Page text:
Advanced Spanish Learning Community: 

An innovative program for native/heritage speakers and advanced second language learners


The Spanish Learning community is an intensive, team-taught course in which learners gain knowledge and skills needed to interact with Spanish-speaking communities through the interdisciplinary exploration of a single theme. The theme for the Learning Community changes yearly. Contact World Languages and Cultures for more information:

Program Description:

The Learning Community is a language and culture experience like no other in the nation. We have stepped away from familiar educational paradigms and used the learning community model as a means of shifting the focus of instruction back to the population with which our students will have the most contact in their daily lives.  The course is built around elements of critical pedagogy theory, current research on student engagement and success, and an expanded version of the National Standards Project that includes Consciousness as a sixth standard.

History of the Program

The OSU Advanced Spanish Coordinated Studies course started in the spring of 2006 as a 12-credit course titled "Media as an Instrument of Social Change." World Languages and Cultures faculty members Loren Chavarría, María Olaya, Juan Antonio Trujillo, and 20 students watched films, read books on agents of change in Latin America, analyzed the use of propaganda and stereotypes to control public opinion, wrote research papers, and worked together on a participatory media project. In addition to the classroom activities, students engaged in a minimum of six hours per week of community service within the local Spanish-speaking community.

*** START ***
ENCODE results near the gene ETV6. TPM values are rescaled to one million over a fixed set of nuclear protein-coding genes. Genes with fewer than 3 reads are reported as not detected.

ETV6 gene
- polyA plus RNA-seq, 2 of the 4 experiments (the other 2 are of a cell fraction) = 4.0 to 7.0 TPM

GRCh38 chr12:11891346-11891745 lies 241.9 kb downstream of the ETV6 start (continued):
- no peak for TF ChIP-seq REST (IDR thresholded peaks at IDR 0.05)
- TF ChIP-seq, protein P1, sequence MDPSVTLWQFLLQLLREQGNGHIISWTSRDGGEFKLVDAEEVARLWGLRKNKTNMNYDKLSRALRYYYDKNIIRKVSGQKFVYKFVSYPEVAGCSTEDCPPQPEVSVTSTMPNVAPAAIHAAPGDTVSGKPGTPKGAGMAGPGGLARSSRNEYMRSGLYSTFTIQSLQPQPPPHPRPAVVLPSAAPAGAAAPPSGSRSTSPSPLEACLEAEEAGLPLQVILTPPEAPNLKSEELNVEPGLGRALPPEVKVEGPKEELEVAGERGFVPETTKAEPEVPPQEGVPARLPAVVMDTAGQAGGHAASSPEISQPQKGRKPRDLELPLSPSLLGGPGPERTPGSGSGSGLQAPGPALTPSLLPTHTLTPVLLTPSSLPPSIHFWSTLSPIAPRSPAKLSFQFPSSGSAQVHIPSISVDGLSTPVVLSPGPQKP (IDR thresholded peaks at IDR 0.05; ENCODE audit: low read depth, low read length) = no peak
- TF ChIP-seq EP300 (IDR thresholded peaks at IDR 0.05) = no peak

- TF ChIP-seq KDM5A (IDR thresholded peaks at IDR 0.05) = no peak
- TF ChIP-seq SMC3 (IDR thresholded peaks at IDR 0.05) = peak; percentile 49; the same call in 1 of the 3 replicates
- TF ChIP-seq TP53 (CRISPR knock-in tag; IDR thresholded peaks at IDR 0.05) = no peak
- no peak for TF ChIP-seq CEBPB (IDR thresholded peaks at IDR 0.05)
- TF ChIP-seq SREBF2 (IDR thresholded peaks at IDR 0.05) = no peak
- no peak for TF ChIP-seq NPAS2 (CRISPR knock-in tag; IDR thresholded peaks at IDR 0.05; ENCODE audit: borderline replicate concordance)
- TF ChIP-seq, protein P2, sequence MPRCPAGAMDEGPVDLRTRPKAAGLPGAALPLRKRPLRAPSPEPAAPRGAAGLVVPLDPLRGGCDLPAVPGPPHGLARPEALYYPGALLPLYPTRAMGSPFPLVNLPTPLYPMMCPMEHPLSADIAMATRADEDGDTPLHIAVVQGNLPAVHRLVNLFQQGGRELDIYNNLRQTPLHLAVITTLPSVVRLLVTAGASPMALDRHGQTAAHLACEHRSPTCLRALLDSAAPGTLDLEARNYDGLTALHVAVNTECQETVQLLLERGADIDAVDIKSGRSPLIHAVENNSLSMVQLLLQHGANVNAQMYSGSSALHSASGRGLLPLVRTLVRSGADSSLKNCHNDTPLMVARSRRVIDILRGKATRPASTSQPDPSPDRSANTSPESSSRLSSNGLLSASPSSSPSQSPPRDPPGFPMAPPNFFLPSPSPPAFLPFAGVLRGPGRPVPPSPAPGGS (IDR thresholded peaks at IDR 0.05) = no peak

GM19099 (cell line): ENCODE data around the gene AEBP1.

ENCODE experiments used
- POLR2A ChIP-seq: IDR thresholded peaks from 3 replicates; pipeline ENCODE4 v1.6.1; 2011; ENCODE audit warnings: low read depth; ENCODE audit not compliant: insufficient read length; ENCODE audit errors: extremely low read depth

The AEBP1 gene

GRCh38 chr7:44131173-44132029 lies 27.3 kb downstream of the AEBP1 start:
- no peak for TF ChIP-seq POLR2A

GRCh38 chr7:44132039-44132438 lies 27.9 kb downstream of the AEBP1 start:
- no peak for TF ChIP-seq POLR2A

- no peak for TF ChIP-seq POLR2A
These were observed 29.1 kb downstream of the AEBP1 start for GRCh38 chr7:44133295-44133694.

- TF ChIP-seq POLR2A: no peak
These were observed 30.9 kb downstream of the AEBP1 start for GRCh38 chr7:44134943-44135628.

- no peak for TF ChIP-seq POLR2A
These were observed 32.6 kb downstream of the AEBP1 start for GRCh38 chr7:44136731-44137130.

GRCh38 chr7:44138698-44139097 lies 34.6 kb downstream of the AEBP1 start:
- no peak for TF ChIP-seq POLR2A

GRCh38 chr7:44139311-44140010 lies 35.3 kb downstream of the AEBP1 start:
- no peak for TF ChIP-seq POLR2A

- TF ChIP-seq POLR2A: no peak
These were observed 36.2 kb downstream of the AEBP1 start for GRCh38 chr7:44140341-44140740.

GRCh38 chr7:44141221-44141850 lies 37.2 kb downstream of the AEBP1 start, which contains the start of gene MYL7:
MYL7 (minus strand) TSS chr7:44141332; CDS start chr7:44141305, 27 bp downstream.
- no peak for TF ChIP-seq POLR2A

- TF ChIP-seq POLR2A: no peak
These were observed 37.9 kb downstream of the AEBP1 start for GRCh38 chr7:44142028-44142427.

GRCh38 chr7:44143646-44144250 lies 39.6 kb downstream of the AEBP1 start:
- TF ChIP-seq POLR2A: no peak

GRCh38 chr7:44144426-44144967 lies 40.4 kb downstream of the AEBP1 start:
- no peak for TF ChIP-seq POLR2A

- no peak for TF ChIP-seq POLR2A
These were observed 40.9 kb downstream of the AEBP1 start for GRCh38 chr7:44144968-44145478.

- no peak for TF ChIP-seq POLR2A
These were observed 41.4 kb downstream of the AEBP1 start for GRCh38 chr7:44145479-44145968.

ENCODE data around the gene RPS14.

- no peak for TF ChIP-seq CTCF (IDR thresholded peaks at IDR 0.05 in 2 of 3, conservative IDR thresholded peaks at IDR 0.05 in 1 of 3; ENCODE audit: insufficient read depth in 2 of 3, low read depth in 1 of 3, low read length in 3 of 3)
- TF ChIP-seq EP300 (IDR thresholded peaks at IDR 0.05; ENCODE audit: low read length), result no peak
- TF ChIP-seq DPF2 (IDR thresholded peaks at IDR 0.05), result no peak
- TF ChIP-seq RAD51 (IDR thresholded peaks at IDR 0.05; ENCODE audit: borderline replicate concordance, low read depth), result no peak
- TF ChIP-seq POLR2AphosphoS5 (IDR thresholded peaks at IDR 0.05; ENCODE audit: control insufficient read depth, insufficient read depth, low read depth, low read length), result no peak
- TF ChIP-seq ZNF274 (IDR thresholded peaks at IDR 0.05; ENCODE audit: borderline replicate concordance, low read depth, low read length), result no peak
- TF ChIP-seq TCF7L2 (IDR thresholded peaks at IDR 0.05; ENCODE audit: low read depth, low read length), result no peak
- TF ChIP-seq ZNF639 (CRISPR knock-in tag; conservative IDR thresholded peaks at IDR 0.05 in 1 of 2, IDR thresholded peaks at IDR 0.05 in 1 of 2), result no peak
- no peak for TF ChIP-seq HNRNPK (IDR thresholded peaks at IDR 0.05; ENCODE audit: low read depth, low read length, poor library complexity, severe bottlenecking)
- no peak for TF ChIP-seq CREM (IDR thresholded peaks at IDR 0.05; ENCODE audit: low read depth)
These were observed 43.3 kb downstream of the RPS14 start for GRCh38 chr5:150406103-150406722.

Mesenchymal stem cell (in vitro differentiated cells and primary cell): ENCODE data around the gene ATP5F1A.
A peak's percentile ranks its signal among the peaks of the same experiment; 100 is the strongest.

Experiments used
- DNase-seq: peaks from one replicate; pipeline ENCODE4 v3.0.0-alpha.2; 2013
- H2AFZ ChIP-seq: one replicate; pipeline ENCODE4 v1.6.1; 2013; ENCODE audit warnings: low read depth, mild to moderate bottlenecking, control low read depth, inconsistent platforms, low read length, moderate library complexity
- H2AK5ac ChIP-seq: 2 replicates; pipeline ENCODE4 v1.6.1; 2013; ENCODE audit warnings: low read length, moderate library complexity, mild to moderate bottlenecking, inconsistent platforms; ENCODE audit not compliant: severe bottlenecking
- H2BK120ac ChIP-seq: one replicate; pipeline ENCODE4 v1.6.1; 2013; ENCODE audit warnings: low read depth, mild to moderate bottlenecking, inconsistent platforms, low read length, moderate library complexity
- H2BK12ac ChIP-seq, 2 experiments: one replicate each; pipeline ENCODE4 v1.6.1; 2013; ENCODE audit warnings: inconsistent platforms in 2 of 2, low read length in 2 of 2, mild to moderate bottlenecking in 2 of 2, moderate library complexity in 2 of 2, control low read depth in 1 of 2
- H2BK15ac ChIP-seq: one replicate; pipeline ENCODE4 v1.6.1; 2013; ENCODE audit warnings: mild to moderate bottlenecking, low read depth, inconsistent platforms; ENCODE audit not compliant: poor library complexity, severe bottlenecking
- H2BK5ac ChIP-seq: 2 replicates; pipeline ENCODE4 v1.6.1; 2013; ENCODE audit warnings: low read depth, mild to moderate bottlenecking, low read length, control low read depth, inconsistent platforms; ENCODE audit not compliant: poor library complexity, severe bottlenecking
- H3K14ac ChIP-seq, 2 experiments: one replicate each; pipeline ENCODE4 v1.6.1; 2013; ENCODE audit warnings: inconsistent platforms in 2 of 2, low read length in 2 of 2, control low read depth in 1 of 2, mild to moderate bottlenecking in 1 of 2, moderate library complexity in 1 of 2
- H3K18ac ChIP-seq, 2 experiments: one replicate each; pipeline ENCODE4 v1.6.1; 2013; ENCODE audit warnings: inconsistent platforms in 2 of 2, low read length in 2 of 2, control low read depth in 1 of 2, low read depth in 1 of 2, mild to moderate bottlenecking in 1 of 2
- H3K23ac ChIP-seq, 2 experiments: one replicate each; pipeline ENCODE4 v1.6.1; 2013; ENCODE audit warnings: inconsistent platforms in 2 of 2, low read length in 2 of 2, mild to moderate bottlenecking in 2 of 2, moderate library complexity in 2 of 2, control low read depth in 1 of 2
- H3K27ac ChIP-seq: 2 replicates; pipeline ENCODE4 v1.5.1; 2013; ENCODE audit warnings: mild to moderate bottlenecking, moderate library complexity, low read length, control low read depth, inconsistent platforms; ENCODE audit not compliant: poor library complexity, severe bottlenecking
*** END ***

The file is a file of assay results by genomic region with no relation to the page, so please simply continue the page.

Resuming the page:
The second course, taught in 2007, was called Fronteras. We explored the physical and psychological barriers that impact the way we relate to each other.

The 2008 learning community experience was centered on the theme of SABOR -- Sustento, Agricultura, Biodiversidad, Orígenes, Resistencia. Participants gained hands-on research experience with the Comidas Latinas food security assessment project, created short videos documenting the lives of Latinos in the region, and spent Fridays cooking complete meals from scratch in the MU East International Kitchen.

In 2013 the Learning Community theme was leadership, Liderazgo. Liderazgo, was designed to highlight points of convergence or contact between English-speaking and Spanish-speaking communities. The course addressed all communicative skill areas and included content in the areas of literature, linguistics, culture, and civic engagement. In addition, the course included a strong service learning component where students worked together for and with the community and Oregon’s farmworker union (PCUN), not only to use Spanish as a tool for social justice, but to create bridges with the Hispanic community.